The Old Clare Hotel, Sydney
The Old Clare Hotel located in Chippendale Sydney comprises two restored heritage-listed buildings: the Clare Hotel – a lovely old Art Deco pub – and the Carlton & United Breweries former administration building. According to Sydney Living Museums the former was built between 1939-1941 by Sidney Warden and the Administration building between 1910 and 1930 by Spain & Cosh Architects & Robertson and Marks Architects. They have been combined into the one structure to create a boutique hotel, the newest in a worldwide group of ‘Unlisted Collection’ hotels owned by Singaporean Loh Lik Peng.
The Old Clare Hotel was transformed in 2015 by Tonkin Zulaikha Greer (TGR) best known for their resurrection of Carriageworks at Eveleigh, Paddington Reservoir Gardens, and the Eternity Playhouse in Darlinghurst. The hotel forms a centrepiece in the Kensington Street Precinct and $2 billion Central Park redevelopment.
Existing buildings have been connected by a new glazed glass cube, with the unified site housing 62 hotel rooms and suites, a rooftop pool, day spa, meeting rooms and three restaurants. Each room makes the most of the heritage spaces with high ceilings, original windows, timber paneling and exposed original walls, creating what has been described as a semi-industrial aesthetic. These are complemented by vintage designer furnishings, custom-made fabrics and contemporary bathrooms. PSLAB pendant lights, vintage furniture, and cushions inspired by Australian fauna and flora by Eloise Rapp sit alongside desk lamps made from transformed vintage machinery by Paul Firbank.
Describing their approach, TZG design director Tim Greer said, ‘It’s unpredictable, with a bit of magic and a twist of fantasy. When you walk around, you will get a sense that the building is dressing and undressing itself all at once. The building plays games with what a hotel should be; some parts are exquisite and other parts are raw’.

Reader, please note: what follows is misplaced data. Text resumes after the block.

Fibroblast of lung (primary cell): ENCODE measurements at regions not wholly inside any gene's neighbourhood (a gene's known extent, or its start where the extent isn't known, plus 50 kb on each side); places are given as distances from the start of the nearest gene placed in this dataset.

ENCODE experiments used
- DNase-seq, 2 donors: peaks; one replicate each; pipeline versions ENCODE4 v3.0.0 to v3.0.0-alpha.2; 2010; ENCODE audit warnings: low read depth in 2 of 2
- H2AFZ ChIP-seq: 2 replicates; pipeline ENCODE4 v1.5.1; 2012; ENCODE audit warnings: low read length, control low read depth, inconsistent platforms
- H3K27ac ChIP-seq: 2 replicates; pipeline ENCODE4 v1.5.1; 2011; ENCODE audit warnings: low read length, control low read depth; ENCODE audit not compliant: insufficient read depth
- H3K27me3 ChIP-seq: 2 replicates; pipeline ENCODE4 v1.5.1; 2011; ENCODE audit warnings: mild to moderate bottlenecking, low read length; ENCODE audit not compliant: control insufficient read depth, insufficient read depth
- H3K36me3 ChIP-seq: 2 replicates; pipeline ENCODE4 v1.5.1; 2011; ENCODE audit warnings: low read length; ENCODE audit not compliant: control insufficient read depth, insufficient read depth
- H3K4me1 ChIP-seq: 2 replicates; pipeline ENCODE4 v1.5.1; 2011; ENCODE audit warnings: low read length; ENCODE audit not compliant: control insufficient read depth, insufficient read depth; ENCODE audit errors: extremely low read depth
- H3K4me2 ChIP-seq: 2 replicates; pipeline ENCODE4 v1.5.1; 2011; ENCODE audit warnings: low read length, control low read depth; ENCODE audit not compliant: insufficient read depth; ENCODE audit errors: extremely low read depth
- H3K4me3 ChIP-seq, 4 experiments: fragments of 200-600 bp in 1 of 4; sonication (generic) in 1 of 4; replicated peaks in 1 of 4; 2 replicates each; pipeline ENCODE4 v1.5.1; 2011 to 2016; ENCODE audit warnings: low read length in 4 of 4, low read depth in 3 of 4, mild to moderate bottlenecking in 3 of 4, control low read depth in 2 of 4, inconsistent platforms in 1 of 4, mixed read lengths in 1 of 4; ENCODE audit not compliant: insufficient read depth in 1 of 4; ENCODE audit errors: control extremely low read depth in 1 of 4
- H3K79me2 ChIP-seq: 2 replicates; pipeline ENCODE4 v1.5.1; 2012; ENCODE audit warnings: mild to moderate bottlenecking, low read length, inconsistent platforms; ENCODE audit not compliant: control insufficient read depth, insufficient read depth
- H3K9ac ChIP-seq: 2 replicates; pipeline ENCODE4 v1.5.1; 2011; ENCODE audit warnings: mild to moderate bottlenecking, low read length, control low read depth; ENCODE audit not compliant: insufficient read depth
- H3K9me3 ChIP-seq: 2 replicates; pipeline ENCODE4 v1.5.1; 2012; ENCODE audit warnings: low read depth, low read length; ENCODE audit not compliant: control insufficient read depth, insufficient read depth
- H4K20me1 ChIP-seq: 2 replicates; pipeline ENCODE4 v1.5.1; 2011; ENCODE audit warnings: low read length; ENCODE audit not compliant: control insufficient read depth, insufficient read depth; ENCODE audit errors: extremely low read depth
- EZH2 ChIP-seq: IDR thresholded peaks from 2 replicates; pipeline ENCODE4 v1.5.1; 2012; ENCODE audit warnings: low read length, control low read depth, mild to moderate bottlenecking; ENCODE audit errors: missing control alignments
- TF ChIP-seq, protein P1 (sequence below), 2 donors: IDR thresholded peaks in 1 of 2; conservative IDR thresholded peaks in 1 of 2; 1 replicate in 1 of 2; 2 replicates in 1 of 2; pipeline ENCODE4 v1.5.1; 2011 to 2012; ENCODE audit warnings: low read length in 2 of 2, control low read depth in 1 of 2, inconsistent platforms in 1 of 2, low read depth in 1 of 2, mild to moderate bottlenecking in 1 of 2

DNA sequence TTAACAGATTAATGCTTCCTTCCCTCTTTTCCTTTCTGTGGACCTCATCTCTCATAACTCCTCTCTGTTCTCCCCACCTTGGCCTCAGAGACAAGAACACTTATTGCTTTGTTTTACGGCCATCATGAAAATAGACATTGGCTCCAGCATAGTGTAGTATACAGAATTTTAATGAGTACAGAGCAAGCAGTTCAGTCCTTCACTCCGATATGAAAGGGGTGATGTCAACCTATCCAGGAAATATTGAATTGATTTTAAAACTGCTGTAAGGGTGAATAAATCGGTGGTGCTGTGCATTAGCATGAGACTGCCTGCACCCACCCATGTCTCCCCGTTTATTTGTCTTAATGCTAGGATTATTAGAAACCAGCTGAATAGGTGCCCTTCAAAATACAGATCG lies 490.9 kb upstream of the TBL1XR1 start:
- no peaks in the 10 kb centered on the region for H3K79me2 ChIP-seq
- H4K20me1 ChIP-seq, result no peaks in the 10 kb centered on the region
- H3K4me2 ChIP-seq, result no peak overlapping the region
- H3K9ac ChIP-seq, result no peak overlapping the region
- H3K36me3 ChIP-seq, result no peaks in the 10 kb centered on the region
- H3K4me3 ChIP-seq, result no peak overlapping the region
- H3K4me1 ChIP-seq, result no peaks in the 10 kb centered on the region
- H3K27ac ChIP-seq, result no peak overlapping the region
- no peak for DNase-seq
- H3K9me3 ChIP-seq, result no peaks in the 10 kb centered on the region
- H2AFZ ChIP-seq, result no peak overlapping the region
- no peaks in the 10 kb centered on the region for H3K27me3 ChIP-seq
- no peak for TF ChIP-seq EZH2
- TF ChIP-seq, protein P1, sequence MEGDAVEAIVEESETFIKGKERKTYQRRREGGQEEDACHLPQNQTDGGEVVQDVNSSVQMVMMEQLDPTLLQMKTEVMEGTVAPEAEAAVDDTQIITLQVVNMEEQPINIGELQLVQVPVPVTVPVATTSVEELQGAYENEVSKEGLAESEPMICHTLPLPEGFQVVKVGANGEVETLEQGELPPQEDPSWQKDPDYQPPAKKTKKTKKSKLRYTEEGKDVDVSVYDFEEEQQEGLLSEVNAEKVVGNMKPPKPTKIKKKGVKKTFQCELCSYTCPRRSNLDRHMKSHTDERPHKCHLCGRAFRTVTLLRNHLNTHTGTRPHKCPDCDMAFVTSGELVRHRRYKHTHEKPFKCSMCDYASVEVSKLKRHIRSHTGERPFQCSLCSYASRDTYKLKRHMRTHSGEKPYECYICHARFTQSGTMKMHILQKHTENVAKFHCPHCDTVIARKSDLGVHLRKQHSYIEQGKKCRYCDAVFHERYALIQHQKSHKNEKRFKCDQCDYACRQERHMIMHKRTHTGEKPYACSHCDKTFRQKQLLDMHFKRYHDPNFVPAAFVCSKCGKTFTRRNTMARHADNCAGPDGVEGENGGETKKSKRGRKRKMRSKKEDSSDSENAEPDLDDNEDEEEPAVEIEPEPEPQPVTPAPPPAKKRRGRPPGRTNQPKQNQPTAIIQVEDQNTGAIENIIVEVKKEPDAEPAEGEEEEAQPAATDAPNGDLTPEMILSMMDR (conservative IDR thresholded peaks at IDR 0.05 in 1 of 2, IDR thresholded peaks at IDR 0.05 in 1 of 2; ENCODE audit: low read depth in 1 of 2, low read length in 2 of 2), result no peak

Loh has talked openly about the difficulties he has had converting The Old Clare, especially in dealing with planning authorities and local councils. He has encountered many obstacles over the years on his mission to take rundown pieces of urban heritage and convert them into fabulous properties. But apparently, Sydney has outdone anything the civil servants of Shanghai, Singapore or London could throw at him.
Despite his obvious frustrations, he has clearly embraced the buildings’ and insisted that the construction remain sympatheric. The pub’s windows could have been replaced but Loh insisted on restoring them in situ. At substantial cost he installed solid spotted gum floors, and insisted on using a natural palette to showcase the natural Australian materials he has employed throughout the hotel.
Despite the costs and the planning friction, Loh has said that he is keen on doing more hotels and restaurants in Sydney and Melbourne. Sounds like a good result to us!